And what ended of happening was we got a short film of ours that we made, that I directed, into Sundance, and people loved it. It really did well at Sundance. It really did well at festivals all over the entire world, and people started asking us what we were doing next. And what we were doing next was this movie called Ain't Them Bodies Saints that we were planning on shooting in a few months in Texas. And people asked to read the script, and the script started getting out there.
And at a certain point we had the opportunity to actually just send it to some actors we liked. And someone, an agent, asked me, "Who would you want to be in this movie if you could cast anybody?" And I thought Casey Affleck was, you know, would be a great protagonist. And all of a sudden, now we're sitting down with Casey Affleck. And then Rooney Mara, her agent asked us if she could read it, and she read it and all of a sudden now I'm sitting down with her. And one thing led to another. And I definitely got all of the actors I wanted.
I was like, well if we're gonna go for recognizable actors I better get the ones that I think will do a great job and will fit for this, fit this project. And I had a very short list, and that short list all said yes. It was a really remarkable, remarkable turn of events. And, and then the financing came together very, very quickly. And the movie went from being a very tiny movie that was gonna cost, you know, spare change, to being a $3 million movie with Oscar nominees. And it took about six or seven months for that to happen. And all of a sudden we were shooting the movie, and now here we are. It opens next week. It's been a very fast process.
What is it like to work with actors with their own ideas of how to construct characters. How do you meet with actors, where you have a specific vision and one presumes that they have a vision, and you co-create this character that we see?
It turned out to be very simple. One of the great ways to do that is to cast people who are basically just like your best friends. I've always endeavored to make movies with my friends. And when I met with these actors one of the things I was hoping for was that I would get along with them really well. And luckily I did. We all just got along seamlessly, and it was very easy to talk to them, and there was no sense of hierarchy or ego.
There was no sense of them being movie stars. And we all just went to work and rolled up our sleeves, and we're all on the same level. And then the next step of the process is for me to just create a context in which they can do their best work possible. They've got the script, they're professional actors, they can read the script and understand what the characters need. And I talk about that with them, for sure. I certainly spent many hours talking about the characters with them, but when it came time for shooting, all I needed to do was make sure they knew what the mood was gonna feel like, and look like, and how it was gonna be shot, and to give them a sense of the world that it took place in.
And once they knew that, they were able to just bring all of their own ideas to the table. Because once they knew what that, those parameters were, they knew that maybe one idea would fit within that and another one wouldn't. And so they would ignore the idea that wouldn't fit. Or they would just understand the tone that we were all trying to establish with this movie. And they, it really became sort of like we all had a psychic link into what this movie needed and how it was gonna work.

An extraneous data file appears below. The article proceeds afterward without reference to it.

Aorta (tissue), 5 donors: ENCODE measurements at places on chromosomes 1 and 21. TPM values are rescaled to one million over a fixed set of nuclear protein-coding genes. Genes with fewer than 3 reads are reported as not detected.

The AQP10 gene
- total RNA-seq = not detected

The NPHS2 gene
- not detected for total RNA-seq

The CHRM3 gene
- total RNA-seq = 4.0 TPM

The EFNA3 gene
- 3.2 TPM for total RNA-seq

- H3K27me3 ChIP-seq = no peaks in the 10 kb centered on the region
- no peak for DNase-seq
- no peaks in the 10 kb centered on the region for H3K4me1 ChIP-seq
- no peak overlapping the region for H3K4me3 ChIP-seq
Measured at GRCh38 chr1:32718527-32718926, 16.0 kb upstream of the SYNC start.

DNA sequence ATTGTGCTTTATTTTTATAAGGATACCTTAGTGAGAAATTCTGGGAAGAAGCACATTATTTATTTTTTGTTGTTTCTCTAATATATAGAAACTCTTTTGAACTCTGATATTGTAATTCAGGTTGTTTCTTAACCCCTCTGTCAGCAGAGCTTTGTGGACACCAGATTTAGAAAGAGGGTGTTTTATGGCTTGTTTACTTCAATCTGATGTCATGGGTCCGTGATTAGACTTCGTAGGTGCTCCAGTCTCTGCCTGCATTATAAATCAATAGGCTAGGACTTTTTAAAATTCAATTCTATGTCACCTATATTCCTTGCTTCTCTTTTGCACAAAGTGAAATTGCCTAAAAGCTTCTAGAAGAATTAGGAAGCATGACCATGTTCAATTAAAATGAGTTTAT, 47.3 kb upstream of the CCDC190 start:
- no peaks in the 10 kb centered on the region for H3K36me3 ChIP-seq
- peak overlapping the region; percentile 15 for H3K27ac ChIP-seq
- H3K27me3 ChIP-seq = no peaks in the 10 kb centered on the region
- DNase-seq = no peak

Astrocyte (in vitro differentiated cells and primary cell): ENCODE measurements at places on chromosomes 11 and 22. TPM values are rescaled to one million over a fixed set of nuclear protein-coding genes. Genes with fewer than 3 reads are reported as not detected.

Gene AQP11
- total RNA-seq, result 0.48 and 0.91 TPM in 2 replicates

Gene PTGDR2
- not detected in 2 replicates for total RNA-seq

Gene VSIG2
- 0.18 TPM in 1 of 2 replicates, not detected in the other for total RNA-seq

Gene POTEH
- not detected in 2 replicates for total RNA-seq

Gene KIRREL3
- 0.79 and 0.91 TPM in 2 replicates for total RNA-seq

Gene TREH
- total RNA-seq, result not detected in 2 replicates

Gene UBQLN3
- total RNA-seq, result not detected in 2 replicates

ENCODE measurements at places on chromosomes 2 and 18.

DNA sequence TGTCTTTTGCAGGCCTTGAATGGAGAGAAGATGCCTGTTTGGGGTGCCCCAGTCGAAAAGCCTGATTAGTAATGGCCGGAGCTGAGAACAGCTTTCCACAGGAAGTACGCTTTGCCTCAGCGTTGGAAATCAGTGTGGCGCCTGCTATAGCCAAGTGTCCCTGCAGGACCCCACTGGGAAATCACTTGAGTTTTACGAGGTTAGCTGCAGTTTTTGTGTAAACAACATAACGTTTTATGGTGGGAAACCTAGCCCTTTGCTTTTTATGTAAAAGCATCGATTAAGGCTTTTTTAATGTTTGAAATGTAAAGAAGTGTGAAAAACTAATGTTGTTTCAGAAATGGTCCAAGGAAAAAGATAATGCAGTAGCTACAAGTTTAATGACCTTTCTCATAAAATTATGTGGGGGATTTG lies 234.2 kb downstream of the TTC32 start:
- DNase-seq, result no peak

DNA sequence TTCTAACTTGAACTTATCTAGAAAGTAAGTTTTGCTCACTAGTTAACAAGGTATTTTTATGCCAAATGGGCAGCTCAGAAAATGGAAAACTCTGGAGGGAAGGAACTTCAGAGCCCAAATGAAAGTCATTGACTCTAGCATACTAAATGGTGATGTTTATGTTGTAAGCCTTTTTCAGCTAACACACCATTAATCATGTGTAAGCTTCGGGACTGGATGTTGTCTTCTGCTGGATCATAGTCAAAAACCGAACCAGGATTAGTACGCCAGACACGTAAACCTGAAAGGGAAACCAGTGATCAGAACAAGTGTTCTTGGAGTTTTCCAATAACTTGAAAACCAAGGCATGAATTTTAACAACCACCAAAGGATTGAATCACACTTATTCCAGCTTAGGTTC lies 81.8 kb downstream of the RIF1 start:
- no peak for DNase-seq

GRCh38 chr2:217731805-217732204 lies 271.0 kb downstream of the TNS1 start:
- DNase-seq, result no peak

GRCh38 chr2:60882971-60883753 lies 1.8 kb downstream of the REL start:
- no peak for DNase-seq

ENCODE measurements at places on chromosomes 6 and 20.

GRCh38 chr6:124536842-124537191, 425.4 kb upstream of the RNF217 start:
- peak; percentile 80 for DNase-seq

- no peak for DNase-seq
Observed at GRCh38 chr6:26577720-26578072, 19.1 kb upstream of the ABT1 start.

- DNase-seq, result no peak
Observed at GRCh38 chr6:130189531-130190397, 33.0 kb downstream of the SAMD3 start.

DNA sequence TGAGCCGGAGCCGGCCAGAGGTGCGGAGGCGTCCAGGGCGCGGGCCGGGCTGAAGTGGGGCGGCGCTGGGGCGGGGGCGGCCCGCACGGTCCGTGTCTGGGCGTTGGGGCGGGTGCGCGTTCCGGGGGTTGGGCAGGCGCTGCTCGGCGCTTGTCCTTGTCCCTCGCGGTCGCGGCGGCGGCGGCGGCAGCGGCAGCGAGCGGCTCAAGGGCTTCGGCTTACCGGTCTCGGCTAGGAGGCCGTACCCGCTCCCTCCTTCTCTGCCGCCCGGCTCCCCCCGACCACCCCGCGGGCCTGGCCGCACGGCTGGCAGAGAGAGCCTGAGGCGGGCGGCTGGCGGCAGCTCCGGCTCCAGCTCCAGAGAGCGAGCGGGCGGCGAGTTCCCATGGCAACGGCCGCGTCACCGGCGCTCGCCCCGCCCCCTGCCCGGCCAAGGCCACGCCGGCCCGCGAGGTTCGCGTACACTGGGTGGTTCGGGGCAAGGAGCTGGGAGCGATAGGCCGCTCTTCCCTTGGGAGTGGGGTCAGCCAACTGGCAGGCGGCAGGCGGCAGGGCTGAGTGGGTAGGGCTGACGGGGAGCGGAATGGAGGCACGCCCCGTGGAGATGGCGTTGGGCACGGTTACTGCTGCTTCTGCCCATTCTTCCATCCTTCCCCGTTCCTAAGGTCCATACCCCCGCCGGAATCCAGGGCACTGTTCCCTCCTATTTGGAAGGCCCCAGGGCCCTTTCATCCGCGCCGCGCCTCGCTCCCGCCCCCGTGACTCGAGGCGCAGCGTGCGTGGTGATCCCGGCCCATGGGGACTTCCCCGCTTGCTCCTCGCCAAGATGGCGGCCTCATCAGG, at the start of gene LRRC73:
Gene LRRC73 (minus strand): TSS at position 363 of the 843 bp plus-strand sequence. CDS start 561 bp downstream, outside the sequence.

And so my job as a director, when I'm working with a cast like this, they came in at a hundred percent. They were there, ready every day. Prepared, they knew their lines, they knew the characters backward and forward. And then my job was to create the context in which they could do the best work possible. And when necessary, give them that little nudge to the left or to the right, or to open up a little bit more or shut down a little bit more, or to lighten up, or look this way or that way.
You know, just the little things that will help make the movie cohesive and make each scene feed into the next. All the little things that I can kind of instill into, into the movie itself. I can help them realize that, but they're all, they all, by the time they get to the set, are so thoroughly prepared that it's really more a matter of me just calling action and stepping back and watching them do some magic.
Are you ever completely done with the movie? Do you look at it now and view it as a completed work that there it is? Or do you always in the back of your mind say, "Aw man, I would have liked to have done this a little differently"?
Hindsight is the most dangerous thing imaginable for me. I imagine that's the case for most filmmakers. And I would love to be a filmmaker who was an exception to that rule, but I'm certainly not. And I, I'm never done. You reach a point where you have to stop. And at this point, the movie's about to open in theaters, there's no...I'm done with it. I can't do anything else. If I watch the movie right now I will see a million things that I wish I'd done differently.
I will see a million things that I perceive to be mistakes. I hope no one else notices them. If they do, I hope I can learn from the mistakes and not make them the next time. But you know, you always wish you could do things differently. There's always things that are gonna stick out. And, and it's important for me to be aware of that and to just make peace with it and to let go. And so, right now my participation with the movie is to help it get out to the world and, and to kind of create a context for audiences the same way I created a context for the actors.
But I'm not going to be there for every screening. I won't be doing a Q&A. I won't be doing an intro, so there's only so much I can do at this point. And it's about to be out of my hands. And that's a terrifying feeling, but it's also very liberating for me, 'cause I can move on to the next movie. And I can't wait make the next one.
And the world gets to sort of take ownership of your film I guess at that point.
They very much do. And I hope the world is kind to it, and loves it, and enjoys wrestling with whatever I tried to do. And that it, it lasts. I hope that it sticks around for a little while.
Many thanks to David Lowery for being so generous with his time. Ain't Them Bodies Saints opened last week, and is now playing in limited release.
THE spot for your favorite fan theories and the best Netflix recs. Learn more